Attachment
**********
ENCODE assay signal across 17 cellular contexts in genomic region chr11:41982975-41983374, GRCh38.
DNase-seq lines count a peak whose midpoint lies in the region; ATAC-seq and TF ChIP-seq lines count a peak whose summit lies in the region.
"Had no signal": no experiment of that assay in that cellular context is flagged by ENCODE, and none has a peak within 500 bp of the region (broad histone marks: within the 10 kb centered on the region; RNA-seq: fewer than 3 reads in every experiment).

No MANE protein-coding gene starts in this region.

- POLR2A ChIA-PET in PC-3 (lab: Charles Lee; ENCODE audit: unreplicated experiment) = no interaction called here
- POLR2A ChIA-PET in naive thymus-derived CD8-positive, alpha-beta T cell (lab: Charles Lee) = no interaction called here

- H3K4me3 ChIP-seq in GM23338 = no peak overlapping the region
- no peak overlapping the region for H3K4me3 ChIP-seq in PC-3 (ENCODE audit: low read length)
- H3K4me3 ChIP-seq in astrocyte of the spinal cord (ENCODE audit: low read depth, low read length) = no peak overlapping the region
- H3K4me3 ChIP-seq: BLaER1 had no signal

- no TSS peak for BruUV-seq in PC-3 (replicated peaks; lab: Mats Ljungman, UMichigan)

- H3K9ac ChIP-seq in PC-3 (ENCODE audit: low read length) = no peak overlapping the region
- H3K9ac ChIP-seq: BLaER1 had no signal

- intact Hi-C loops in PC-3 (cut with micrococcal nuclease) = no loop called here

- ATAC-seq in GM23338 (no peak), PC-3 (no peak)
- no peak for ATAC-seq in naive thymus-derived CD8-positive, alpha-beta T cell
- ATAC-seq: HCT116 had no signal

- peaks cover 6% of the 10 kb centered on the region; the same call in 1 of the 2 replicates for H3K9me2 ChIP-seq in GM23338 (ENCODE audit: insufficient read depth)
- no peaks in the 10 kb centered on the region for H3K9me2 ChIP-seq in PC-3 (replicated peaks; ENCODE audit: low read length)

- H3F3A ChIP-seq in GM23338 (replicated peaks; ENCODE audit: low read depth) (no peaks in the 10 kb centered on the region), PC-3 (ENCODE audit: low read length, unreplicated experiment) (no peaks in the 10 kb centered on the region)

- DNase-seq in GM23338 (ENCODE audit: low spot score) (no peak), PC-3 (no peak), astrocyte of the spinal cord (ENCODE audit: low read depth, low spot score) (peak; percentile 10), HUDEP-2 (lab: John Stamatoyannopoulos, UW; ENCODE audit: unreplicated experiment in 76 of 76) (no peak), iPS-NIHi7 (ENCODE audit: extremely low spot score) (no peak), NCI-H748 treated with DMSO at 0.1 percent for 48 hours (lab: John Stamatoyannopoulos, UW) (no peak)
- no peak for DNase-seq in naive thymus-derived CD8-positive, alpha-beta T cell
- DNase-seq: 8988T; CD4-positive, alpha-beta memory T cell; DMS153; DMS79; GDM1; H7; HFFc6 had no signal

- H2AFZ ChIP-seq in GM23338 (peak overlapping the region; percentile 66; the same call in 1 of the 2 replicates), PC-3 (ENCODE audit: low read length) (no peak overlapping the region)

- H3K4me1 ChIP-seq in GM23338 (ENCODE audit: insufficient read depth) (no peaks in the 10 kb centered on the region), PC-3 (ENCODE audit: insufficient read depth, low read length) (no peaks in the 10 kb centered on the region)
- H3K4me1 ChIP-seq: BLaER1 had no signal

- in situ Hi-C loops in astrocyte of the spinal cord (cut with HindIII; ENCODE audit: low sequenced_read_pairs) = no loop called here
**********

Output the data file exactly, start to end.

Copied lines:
ENCODE assay signal across 17 cellular contexts in genomic region chr11:41982975-41983374, GRCh38.
DNase-seq lines count a peak whose midpoint lies in the region; ATAC-seq and TF ChIP-seq lines count a peak whose summit lies in the region.
"Had no signal": no experiment of that assay in that cellular context is flagged by ENCODE, and none has a peak within 500 bp of the region (broad histone marks: within the 10 kb centered on the region; RNA-seq: fewer than 3 reads in every experiment).

No MANE protein-coding gene starts in this region.

- POLR2A ChIA-PET in PC-3 (lab: Charles Lee; ENCODE audit: unreplicated experiment) = no interaction called here
- POLR2A ChIA-PET in naive thymus-derived CD8-positive, alpha-beta T cell (lab: Charles Lee) = no interaction called here

- H3K4me3 ChIP-seq in GM23338 = no peak overlapping the region
- no peak overlapping the region for H3K4me3 ChIP-seq in PC-3 (ENCODE audit: low read length)
- H3K4me3 ChIP-seq in astrocyte of the spinal cord (ENCODE audit: low read depth, low read length) = no peak overlapping the region
- H3K4me3 ChIP-seq: BLaER1 had no signal

- no TSS peak for BruUV-seq in PC-3 (replicated peaks; lab: Mats Ljungman, UMichigan)

- H3K9ac ChIP-seq in PC-3 (ENCODE audit: low read length) = no peak overlapping the region
- H3K9ac ChIP-seq: BLaER1 had no signal

- intact Hi-C loops in PC-3 (cut with micrococcal nuclease) = no loop called here

- ATAC-seq in GM23338 (no peak), PC-3 (no peak)
- no peak for ATAC-seq in naive thymus-derived CD8-positive, alpha-beta T cell
- ATAC-seq: HCT116 had no signal

- peaks cover 6% of the 10 kb centered on the region; the same call in 1 of the 2 replicates for H3K9me2 ChIP-seq in GM23338 (ENCODE audit: insufficient read depth)
- no peaks in the 10 kb centered on the region for H3K9me2 ChIP-seq in PC-3 (replicated peaks; ENCODE audit: low read length)

- H3F3A ChIP-seq in GM23338 (replicated peaks; ENCODE audit: low read depth) (no peaks in the 10 kb centered on the region), PC-3 (ENCODE audit: low read length, unreplicated experiment) (no peaks in the 10 kb centered on the region)

- DNase-seq in GM23338 (ENCODE audit: low spot score) (no peak), PC-3 (no peak), astrocyte of the spinal cord (ENCODE audit: low read depth, low spot score) (peak; percentile 10), HUDEP-2 (lab: John Stamatoyannopoulos, UW; ENCODE audit: unreplicated experiment in 76 of 76) (no peak), iPS-NIHi7 (ENCODE audit: extremely low spot score) (no peak), NCI-H748 treated with DMSO at 0.1 percent for 48 hours (lab: John Stamatoyannopoulos, UW) (no peak)
- no peak for DNase-seq in naive thymus-derived CD8-positive, alpha-beta T cell
- DNase-seq: 8988T; CD4-positive, alpha-beta memory T cell; DMS153; DMS79; GDM1; H7; HFFc6 had no signal

- H2AFZ ChIP-seq in GM23338 (peak overlapping the region; percentile 66; the same call in 1 of the 2 replicates), PC-3 (ENCODE audit: low read length) (no peak overlapping the region)

- H3K4me1 ChIP-seq in GM23338 (ENCODE audit: insufficient read depth) (no peaks in the 10 kb centered on the region), PC-3 (ENCODE audit: insufficient read depth, low read length) (no peaks in the 10 kb centered on the region)
- H3K4me1 ChIP-seq: BLaER1 had no signal

- in situ Hi-C loops in astrocyte of the spinal cord (cut with HindIII; ENCODE audit: low sequenced_read_pairs) = no loop called here